Chris: So there are still are links now. Yelp got what they want. I think now it’s a link to them not showing it.

Chuck: Not just a review.

Chris: Yeah, yeah. I think that’s great. I think there’s some really good value there. I think it’s interesting. I think it’ll be a really good purchase for Google to buy Yelp or —

Chuck: I don’t think they would do now.

Chris: Yeah.

Chuck: You know, they probably would have but now it’s like we’ll phase you out.

Chris: Yeah. We’ll just take you over like we’re gonna do to Facebook.

Chuck: Yeah, GPlus.

Chris: So what do you think the effect is gonna have on SEO?

Chuck: As it was to this year?

Chris: Yeah, to them not showing reviews.

Chuck: Oh, I think they won’t have that much of an effect on SEO.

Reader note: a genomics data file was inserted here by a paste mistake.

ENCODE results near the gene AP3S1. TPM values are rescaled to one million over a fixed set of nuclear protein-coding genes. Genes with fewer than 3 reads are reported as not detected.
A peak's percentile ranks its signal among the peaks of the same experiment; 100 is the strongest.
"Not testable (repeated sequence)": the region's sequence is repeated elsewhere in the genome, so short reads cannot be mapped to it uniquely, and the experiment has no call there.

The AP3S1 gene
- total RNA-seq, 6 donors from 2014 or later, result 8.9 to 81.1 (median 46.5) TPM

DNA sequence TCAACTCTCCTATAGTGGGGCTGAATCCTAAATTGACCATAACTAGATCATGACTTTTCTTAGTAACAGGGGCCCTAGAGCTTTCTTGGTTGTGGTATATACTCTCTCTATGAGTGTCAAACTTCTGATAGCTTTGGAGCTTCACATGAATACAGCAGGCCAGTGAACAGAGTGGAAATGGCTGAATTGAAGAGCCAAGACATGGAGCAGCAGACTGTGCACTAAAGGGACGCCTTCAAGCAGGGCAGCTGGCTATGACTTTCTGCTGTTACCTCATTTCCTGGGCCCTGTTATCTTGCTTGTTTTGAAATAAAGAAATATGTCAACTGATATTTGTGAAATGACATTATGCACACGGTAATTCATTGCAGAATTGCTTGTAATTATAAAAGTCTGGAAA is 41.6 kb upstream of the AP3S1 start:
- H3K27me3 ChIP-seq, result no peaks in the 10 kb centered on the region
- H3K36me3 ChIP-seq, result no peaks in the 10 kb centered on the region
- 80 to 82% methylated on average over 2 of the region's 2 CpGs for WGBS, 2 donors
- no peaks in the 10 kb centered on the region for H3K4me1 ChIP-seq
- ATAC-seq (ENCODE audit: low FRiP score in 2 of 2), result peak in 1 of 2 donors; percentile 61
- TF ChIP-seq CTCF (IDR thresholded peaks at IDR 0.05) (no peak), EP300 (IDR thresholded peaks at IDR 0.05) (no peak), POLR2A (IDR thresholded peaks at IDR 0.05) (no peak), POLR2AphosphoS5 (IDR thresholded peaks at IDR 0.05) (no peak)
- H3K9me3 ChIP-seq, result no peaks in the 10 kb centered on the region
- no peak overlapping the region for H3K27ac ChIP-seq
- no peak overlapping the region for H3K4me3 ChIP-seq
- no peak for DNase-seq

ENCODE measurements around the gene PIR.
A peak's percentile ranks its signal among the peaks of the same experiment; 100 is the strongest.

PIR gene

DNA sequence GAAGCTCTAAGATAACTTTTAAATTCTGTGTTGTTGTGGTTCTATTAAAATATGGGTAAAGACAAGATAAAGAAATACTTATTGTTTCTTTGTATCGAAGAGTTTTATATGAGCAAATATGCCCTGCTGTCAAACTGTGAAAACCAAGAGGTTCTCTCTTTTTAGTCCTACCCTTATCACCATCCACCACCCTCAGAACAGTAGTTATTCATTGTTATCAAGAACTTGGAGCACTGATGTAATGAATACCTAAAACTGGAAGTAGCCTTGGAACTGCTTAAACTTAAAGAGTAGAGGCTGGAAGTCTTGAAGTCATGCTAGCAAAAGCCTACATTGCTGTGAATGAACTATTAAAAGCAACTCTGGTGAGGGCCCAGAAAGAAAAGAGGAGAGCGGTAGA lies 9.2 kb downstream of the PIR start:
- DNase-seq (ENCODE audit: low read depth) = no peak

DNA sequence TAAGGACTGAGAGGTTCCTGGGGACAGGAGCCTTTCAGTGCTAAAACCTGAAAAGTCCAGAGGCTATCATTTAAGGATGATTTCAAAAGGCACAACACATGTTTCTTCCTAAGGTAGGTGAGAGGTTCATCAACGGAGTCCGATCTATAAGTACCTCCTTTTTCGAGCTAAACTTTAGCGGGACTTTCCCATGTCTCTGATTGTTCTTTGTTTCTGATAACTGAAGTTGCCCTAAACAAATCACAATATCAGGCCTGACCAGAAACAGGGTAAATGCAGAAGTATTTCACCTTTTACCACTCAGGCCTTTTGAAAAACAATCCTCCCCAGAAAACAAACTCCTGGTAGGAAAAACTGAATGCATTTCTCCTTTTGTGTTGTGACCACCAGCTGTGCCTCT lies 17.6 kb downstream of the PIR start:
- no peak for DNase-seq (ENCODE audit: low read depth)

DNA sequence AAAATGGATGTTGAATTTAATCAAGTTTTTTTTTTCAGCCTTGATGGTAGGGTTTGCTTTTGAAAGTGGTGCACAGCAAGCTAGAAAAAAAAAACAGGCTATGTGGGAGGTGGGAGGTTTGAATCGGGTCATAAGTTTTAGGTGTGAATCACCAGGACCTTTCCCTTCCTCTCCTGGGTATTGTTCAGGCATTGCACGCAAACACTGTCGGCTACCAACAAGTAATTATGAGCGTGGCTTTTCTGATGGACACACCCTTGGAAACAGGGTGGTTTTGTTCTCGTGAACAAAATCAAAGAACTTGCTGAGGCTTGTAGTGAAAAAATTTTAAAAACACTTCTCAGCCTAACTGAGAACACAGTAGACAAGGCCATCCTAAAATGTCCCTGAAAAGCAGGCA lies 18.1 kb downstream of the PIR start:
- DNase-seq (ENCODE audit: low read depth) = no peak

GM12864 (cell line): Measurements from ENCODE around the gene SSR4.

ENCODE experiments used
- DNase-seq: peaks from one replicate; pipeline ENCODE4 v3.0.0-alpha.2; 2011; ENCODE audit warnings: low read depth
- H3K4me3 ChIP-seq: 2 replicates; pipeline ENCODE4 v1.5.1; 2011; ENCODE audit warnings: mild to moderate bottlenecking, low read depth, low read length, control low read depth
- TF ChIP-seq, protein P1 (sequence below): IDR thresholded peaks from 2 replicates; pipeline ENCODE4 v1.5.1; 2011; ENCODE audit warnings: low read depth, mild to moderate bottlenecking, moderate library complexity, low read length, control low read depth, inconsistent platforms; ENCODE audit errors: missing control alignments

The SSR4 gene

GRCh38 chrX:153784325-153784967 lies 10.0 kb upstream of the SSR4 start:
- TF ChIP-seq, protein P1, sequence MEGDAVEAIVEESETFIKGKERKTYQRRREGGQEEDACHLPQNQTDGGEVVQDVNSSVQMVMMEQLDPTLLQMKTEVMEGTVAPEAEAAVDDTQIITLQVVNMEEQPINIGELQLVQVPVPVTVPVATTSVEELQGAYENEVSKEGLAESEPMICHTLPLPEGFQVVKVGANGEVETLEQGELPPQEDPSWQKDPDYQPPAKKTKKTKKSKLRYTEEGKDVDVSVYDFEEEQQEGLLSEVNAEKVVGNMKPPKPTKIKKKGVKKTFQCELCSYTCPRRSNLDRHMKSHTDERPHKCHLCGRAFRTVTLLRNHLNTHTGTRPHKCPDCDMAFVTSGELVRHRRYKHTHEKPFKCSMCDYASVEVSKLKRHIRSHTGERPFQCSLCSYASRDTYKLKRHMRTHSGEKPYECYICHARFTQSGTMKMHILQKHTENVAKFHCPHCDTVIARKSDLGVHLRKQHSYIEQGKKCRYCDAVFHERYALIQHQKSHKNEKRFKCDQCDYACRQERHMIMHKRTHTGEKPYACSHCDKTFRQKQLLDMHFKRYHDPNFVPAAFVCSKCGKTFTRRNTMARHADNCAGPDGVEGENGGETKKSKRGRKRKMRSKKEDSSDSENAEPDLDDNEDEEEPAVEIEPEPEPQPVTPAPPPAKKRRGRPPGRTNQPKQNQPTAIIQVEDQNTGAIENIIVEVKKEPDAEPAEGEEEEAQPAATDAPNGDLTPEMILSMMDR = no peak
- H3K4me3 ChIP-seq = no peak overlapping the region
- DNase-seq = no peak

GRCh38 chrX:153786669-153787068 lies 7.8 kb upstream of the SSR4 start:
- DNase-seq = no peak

Chris: I do know that there’s some SEO techniques like go out there and —

Chuck: Well, we had to get you to a Local Places as high if you want to crack that 2G listing then yeah, usually you need to have video reviews.

Chris: Encouraging customers to do reviews, right?

Chuck: Yeah. And so now I think well, two things. One, they’re removing reviews as she said it. You know, they want more Google user reviews.

Chris: Right.

Chuck: Well, so I think if your service is good, people will review it. We’ll encourage you to review it like we encourage you to review us, right? Secondly, I think there would be a Plus button there.

Chris: Yeah.

Chuck: Plus One will work, send one to a review out there.

Chris: Yeah.

Chuck: You know, if I get more Pluses —

Chris: Likes.